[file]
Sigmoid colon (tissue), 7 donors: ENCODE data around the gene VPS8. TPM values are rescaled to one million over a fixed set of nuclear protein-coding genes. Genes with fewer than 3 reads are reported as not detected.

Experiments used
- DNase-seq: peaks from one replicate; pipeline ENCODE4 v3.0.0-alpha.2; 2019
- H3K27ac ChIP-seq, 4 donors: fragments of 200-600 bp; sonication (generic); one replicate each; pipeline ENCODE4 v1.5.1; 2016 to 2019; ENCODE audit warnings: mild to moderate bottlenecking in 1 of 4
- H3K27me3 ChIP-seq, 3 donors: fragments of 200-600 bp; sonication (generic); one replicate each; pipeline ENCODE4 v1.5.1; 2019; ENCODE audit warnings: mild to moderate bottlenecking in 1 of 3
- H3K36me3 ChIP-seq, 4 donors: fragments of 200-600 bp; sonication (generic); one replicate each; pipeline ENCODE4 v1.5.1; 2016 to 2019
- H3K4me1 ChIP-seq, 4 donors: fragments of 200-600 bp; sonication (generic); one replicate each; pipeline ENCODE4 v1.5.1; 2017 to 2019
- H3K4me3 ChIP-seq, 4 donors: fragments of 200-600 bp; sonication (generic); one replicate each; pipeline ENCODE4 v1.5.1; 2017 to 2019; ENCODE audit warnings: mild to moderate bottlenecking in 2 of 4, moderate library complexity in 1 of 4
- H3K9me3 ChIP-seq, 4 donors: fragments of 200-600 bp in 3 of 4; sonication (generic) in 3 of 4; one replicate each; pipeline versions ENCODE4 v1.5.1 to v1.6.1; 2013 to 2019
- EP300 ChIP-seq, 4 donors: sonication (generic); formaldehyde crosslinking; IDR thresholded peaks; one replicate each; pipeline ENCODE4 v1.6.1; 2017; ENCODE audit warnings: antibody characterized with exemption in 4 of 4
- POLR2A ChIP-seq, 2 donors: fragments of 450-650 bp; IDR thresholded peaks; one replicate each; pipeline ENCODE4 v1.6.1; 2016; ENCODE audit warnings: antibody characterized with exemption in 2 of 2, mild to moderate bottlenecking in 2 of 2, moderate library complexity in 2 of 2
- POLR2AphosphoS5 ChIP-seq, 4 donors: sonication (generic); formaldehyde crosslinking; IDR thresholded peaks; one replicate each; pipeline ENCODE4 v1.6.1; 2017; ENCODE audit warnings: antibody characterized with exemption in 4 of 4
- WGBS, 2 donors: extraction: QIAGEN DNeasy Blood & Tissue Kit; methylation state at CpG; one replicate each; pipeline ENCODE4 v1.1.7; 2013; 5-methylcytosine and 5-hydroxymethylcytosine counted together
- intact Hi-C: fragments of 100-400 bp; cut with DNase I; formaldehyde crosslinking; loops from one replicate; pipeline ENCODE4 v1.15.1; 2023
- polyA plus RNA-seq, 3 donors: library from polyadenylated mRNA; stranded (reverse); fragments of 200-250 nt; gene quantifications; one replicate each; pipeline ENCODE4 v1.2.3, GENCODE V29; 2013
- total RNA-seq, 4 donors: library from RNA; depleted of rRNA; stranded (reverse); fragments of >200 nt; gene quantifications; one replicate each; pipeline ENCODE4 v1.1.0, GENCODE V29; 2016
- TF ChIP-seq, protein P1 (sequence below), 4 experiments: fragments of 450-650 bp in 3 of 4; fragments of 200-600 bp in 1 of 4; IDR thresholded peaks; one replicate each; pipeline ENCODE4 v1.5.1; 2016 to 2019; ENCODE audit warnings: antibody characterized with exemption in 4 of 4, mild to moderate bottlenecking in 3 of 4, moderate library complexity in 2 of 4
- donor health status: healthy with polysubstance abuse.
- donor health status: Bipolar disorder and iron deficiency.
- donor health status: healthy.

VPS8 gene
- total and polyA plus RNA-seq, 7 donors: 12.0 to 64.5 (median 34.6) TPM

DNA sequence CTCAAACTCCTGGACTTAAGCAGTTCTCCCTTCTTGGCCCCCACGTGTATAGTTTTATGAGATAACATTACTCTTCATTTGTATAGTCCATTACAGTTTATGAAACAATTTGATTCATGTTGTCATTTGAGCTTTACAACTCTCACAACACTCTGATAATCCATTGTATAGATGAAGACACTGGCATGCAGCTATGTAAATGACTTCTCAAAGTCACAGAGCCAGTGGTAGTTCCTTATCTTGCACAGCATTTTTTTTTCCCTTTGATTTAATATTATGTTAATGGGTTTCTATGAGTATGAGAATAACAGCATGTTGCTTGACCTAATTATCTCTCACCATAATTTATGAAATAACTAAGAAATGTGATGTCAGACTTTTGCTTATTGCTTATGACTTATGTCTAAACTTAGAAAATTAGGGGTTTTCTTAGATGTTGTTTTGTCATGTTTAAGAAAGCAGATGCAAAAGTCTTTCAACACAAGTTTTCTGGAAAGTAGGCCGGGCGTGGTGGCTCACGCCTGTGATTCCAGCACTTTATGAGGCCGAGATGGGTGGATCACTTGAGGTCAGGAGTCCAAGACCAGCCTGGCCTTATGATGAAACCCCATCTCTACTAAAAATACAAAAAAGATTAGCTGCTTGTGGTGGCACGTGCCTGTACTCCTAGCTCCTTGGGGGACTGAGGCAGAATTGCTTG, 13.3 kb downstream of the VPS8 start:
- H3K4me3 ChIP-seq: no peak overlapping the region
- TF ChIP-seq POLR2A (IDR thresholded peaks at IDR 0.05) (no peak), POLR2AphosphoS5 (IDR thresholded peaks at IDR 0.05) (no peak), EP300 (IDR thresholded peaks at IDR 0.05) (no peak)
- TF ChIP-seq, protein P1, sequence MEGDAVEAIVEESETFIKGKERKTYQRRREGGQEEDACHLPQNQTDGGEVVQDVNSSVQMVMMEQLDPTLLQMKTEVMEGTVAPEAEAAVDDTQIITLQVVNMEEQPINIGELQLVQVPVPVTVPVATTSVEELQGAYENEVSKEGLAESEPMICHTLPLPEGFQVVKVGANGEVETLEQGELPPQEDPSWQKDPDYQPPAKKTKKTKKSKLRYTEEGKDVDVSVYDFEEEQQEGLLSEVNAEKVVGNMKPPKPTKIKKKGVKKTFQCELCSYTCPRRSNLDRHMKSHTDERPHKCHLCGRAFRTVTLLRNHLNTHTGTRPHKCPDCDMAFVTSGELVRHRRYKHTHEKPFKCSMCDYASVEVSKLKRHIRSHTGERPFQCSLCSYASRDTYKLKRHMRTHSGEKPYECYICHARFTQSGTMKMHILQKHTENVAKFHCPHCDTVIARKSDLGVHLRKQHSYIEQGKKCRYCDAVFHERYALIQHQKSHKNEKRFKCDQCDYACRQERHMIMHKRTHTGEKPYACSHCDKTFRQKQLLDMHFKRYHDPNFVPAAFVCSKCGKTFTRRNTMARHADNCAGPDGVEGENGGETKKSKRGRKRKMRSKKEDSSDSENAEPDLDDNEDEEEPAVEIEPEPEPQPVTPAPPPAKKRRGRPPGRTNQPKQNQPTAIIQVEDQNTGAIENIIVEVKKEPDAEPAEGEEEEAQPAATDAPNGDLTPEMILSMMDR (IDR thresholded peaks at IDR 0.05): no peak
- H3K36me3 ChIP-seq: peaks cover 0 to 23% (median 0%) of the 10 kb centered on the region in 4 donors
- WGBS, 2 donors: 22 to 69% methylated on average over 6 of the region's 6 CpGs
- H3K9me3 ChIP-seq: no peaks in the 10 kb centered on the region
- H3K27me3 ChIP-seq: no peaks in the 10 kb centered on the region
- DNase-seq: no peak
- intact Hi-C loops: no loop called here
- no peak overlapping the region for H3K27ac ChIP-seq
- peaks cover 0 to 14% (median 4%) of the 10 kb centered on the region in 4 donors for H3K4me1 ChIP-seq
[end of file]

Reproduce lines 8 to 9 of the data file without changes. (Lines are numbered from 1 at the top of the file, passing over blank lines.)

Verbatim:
- H3K4me3 ChIP-seq, 4 donors: fragments of 200-600 bp; sonication (generic); one replicate each; pipeline ENCODE4 v1.5.1; 2017 to 2019; ENCODE audit warnings: mild to moderate bottlenecking in 2 of 4, moderate library complexity in 1 of 4
- H3K9me3 ChIP-seq, 4 donors: fragments of 200-600 bp in 3 of 4; sonication (generic) in 3 of 4; one replicate each; pipeline versions ENCODE4 v1.5.1 to v1.6.1; 2013 to 2019